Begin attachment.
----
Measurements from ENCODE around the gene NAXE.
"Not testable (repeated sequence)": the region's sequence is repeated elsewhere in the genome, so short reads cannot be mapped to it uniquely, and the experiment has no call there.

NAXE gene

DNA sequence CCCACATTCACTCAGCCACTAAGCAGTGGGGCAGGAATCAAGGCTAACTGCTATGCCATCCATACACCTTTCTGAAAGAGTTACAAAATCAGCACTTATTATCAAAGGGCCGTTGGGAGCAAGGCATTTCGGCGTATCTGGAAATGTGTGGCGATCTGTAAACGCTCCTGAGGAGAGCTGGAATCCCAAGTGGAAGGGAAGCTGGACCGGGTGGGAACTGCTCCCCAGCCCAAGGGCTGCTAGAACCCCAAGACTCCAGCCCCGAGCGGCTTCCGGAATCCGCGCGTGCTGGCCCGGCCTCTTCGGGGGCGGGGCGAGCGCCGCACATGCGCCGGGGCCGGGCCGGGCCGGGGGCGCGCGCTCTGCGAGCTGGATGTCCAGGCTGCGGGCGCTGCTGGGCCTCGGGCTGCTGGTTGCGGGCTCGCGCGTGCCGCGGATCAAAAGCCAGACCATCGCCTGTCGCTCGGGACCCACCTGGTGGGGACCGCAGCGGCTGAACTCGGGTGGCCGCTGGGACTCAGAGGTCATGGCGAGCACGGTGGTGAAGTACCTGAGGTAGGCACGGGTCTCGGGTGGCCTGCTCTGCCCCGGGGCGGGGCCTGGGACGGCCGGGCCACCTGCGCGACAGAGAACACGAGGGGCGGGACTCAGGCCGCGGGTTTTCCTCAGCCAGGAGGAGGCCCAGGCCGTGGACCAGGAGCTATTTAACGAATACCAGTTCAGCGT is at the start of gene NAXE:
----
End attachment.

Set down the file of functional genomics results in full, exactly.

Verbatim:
Measurements from ENCODE around the gene NAXE.
"Not testable (repeated sequence)": the region's sequence is repeated elsewhere in the genome, so short reads cannot be mapped to it uniquely, and the experiment has no call there.

NAXE gene

DNA sequence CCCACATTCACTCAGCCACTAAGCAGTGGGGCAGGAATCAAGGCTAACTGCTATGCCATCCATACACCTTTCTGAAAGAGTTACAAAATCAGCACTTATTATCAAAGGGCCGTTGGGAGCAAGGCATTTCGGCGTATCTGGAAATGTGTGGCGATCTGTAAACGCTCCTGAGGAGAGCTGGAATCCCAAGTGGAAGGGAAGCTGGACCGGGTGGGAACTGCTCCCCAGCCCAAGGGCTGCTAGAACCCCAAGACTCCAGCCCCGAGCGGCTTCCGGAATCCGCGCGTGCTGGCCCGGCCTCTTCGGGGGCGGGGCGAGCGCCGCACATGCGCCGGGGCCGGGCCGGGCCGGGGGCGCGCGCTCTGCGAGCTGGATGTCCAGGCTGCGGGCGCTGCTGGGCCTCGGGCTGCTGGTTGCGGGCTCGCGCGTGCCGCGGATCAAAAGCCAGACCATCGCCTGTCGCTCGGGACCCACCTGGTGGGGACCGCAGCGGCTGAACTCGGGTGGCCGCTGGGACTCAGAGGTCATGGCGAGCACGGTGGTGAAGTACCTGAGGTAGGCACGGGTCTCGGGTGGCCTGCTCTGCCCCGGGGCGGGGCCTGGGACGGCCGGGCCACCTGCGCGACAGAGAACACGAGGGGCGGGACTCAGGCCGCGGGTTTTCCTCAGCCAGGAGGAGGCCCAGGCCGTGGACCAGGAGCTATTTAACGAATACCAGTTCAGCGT is at the start of gene NAXE: